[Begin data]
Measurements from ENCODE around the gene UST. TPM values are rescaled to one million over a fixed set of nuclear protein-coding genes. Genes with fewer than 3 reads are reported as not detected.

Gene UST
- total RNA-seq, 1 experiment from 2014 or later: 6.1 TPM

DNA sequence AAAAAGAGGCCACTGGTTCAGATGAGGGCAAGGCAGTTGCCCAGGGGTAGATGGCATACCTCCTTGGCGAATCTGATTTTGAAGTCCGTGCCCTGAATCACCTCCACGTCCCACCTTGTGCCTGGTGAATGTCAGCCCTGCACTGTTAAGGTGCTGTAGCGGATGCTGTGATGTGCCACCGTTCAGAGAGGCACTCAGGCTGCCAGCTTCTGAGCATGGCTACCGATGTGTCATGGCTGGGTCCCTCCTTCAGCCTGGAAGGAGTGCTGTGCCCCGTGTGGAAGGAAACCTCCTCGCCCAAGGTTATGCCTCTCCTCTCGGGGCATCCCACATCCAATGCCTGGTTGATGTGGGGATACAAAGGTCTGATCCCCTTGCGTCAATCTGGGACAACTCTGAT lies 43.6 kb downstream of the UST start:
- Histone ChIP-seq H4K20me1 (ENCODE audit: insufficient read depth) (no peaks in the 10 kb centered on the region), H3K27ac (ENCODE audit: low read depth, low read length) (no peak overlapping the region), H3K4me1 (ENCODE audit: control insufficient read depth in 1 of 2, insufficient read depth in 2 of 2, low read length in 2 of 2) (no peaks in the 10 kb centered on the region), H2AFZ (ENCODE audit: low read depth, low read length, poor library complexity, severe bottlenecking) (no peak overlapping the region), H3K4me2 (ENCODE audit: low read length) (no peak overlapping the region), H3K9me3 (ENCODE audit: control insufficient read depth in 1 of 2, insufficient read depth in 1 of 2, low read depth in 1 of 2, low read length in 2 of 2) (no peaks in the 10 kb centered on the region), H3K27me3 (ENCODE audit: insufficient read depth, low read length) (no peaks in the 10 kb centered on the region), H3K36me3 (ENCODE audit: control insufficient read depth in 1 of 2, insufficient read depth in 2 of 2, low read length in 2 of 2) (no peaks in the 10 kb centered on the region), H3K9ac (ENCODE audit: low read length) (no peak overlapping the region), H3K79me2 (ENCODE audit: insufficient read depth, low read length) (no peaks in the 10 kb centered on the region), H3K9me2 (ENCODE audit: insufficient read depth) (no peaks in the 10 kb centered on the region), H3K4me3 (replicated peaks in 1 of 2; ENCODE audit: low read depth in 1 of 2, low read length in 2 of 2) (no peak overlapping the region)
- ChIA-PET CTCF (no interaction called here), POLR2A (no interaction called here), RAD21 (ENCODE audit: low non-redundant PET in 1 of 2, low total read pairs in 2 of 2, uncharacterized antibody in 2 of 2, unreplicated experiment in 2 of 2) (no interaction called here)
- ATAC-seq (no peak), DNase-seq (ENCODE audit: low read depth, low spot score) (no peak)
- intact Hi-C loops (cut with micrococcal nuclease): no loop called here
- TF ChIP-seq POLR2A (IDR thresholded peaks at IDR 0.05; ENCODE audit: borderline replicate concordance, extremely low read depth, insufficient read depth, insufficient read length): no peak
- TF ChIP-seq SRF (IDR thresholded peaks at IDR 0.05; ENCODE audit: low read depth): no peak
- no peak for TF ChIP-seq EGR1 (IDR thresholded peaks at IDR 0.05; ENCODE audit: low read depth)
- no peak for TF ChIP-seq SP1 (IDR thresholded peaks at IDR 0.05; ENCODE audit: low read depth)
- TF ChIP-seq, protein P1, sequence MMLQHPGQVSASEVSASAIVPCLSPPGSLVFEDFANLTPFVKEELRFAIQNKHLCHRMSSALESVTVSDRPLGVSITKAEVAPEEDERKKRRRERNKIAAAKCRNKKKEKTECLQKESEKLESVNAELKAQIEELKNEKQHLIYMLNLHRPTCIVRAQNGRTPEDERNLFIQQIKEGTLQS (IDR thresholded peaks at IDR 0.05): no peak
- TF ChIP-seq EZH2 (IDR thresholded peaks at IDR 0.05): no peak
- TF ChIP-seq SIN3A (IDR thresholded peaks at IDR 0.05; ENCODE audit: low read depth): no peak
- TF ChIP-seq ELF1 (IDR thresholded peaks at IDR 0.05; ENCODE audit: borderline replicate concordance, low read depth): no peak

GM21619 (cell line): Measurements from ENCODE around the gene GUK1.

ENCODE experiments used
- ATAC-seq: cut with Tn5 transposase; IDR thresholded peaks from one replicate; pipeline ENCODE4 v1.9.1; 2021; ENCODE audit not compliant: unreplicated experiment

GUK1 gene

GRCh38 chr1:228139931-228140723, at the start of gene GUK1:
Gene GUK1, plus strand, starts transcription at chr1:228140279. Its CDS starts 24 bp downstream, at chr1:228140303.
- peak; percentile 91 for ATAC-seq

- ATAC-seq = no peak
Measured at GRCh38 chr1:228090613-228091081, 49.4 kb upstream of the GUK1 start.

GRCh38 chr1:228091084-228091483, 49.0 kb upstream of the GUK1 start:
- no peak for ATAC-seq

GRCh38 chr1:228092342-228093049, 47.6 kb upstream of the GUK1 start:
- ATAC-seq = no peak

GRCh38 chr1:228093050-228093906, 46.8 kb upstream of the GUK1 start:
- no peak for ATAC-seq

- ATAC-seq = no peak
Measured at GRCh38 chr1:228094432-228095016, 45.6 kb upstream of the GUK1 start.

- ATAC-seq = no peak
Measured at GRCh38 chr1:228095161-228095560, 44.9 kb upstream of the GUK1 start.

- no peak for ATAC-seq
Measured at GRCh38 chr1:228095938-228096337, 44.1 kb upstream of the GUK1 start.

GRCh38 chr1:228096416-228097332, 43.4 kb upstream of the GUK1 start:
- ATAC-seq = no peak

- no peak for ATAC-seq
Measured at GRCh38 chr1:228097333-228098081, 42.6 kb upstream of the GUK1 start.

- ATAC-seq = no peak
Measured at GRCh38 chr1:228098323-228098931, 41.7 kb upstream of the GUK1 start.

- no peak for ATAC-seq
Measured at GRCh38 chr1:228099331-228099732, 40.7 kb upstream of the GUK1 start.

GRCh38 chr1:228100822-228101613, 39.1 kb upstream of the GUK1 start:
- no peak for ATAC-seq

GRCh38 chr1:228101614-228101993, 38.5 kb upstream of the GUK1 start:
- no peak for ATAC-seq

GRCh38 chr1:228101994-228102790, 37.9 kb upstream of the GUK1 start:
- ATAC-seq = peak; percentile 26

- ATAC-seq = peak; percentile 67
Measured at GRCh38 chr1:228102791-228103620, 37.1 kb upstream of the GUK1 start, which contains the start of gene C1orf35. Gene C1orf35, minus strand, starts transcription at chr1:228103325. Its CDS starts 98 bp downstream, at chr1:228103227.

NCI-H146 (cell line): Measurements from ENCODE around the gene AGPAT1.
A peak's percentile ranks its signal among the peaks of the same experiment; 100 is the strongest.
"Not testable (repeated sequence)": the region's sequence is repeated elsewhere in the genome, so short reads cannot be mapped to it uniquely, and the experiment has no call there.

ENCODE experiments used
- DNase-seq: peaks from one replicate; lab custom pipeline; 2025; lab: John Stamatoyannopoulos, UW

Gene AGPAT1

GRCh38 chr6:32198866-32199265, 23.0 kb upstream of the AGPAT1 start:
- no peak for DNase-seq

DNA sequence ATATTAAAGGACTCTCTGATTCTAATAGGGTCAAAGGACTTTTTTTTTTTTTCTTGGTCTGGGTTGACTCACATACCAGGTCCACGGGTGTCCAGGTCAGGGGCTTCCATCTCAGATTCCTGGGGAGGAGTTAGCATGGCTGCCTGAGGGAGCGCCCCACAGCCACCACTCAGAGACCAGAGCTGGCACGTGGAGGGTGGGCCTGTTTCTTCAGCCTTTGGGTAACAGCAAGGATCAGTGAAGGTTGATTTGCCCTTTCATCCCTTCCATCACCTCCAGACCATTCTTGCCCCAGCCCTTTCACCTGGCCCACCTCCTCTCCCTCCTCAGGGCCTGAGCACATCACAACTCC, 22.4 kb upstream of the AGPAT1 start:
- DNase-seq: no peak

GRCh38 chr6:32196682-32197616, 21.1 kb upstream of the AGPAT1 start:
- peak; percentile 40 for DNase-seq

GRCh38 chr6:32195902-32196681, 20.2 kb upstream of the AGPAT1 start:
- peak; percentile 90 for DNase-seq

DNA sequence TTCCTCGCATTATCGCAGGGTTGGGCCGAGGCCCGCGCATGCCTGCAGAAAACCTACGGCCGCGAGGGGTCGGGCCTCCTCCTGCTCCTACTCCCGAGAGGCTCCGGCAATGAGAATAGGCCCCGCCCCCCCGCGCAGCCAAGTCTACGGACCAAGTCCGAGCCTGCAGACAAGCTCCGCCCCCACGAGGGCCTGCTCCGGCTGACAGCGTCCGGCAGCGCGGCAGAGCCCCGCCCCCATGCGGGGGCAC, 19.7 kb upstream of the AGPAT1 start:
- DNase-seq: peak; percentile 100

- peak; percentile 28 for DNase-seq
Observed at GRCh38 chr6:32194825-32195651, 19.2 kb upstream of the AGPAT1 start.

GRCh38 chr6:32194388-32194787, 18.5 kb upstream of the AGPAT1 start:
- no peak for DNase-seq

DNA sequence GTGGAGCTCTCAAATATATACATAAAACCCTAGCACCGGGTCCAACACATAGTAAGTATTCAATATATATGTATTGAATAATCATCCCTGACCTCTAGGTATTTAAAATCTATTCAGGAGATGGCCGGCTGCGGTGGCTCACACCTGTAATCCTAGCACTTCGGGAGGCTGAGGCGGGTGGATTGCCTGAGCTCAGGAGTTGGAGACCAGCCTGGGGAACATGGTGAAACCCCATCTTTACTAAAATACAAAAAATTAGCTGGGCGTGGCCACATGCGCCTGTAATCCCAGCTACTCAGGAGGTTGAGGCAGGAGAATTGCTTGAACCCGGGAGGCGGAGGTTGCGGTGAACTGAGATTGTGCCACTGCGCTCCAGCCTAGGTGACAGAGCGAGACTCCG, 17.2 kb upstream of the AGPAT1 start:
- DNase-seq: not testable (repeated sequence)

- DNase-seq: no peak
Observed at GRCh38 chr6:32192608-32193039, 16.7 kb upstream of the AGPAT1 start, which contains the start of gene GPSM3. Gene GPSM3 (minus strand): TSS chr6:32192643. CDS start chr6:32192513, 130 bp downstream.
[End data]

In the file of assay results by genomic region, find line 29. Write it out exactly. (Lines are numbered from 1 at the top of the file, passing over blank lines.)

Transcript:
- ATAC-seq = no peak